How to best co-parent children

On Behalf of | Jul 22, 2020 | Child Custody |

If you have joint custody in Florida, there are always challenges in terms of both the children and your relationship with the other spouse. Nonetheless, it is possible for everything to work out in the end. There are many things that you can do as your part towards establishing a strong co-parenting arrangement that benefits the children.

Everything is in the best interests of the children

The overarching principle needs to be that everything is about the children. This starts when you negotiate the custody agreement. You should choose a schedule that you are able to accommodate as well as one that works for the kids’ specific circumstances. You should be flexible when it comes to negotiating the right arrangement. Then, you should always make sure that the children feel that they are heard. They will want to talk and be listened to during and after the process.

Communication is the key

In dealing with the other parent, it is best to adopt a tone of respect. Communication is important because it can either make or break the co-parenting relationship. If you are having trouble communicating, there are various systems that can promote dealings between the parents. Most important, you should remember that the other parent may not have been the best spouse, but they can still be a good parent. Holding grudges from married life may end up undermining attempts at working together. This also means that you should be judicious when it comes to choosing battles with the other parent. Not everything should end up in a fight.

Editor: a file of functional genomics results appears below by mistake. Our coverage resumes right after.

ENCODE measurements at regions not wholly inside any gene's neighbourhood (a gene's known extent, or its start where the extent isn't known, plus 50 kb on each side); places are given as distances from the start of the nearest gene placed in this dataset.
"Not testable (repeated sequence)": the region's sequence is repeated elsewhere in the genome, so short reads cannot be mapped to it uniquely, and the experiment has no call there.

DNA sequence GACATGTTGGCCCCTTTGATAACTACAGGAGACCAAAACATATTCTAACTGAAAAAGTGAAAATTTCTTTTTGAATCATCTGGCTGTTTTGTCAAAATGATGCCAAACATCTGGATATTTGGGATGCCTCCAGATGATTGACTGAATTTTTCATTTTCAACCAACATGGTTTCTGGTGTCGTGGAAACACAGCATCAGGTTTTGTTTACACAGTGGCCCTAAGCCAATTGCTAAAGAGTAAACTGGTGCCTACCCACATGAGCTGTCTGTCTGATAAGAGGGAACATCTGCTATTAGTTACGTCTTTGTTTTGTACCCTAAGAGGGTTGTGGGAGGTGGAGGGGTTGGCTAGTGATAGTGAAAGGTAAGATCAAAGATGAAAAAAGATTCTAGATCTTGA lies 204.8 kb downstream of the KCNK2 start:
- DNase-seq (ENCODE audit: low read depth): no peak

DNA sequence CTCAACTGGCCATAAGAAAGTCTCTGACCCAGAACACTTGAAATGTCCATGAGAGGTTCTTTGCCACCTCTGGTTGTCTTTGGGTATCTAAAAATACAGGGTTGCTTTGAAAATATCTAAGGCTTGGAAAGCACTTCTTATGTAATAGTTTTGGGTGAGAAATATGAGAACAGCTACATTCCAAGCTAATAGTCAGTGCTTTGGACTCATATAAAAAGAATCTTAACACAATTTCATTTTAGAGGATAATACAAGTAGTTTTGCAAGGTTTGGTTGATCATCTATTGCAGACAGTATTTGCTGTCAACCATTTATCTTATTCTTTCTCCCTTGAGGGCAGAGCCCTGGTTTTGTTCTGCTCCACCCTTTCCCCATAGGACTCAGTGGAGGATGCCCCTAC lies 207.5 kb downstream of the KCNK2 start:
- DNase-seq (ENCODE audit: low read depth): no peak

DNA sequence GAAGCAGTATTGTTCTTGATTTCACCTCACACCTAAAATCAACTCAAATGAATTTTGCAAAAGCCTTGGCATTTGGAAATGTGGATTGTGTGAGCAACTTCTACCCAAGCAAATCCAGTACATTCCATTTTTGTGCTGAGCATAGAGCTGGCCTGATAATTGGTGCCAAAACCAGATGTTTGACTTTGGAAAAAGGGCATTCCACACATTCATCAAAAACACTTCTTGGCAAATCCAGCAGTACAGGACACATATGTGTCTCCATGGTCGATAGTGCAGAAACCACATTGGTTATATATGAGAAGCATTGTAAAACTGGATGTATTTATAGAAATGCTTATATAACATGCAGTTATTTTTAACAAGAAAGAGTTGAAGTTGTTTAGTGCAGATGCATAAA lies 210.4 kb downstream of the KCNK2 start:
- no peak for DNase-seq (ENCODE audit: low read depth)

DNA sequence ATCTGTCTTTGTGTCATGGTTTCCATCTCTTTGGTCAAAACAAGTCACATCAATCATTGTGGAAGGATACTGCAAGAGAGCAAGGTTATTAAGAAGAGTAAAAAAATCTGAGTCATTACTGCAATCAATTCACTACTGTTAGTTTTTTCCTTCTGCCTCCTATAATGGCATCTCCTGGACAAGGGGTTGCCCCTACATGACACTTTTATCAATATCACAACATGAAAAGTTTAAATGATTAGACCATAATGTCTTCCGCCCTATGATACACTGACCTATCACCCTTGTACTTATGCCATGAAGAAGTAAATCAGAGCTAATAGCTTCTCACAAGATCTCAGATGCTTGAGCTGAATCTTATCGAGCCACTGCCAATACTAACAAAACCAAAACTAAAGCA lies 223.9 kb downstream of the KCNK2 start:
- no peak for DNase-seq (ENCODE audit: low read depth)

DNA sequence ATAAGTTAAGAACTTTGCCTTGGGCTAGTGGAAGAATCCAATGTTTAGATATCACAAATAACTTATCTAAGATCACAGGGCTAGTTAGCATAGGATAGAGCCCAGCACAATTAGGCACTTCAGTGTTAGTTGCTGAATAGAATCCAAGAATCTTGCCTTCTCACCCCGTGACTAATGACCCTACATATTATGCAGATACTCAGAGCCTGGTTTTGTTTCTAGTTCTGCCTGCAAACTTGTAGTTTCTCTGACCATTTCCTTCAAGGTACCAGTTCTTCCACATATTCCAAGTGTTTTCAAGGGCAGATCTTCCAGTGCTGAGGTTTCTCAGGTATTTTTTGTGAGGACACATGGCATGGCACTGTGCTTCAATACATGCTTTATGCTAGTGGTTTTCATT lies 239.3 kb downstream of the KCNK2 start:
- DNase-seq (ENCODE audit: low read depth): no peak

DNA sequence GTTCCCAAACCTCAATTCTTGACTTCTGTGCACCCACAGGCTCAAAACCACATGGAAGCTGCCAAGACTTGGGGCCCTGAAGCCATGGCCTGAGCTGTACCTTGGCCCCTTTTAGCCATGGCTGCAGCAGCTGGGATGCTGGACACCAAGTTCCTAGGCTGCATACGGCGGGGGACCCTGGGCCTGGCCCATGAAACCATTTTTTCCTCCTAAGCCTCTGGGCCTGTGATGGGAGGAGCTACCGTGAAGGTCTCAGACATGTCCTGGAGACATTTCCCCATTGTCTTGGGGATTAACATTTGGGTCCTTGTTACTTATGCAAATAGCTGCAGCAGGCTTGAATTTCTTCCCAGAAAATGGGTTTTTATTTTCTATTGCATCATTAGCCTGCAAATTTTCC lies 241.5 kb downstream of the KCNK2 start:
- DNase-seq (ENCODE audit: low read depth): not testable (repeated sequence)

Hiring a family law attorney can help your co-parenting relationship get off to a solid start. The reason is because the lawyer could help you build many of these best practices into the custody agreement. Your lawyer may also help you when it comes to negotiating a schedule that is best for your children. You may benefit from your attorney’s experience because they might offer suggestions based on what they know to work in divorced families.

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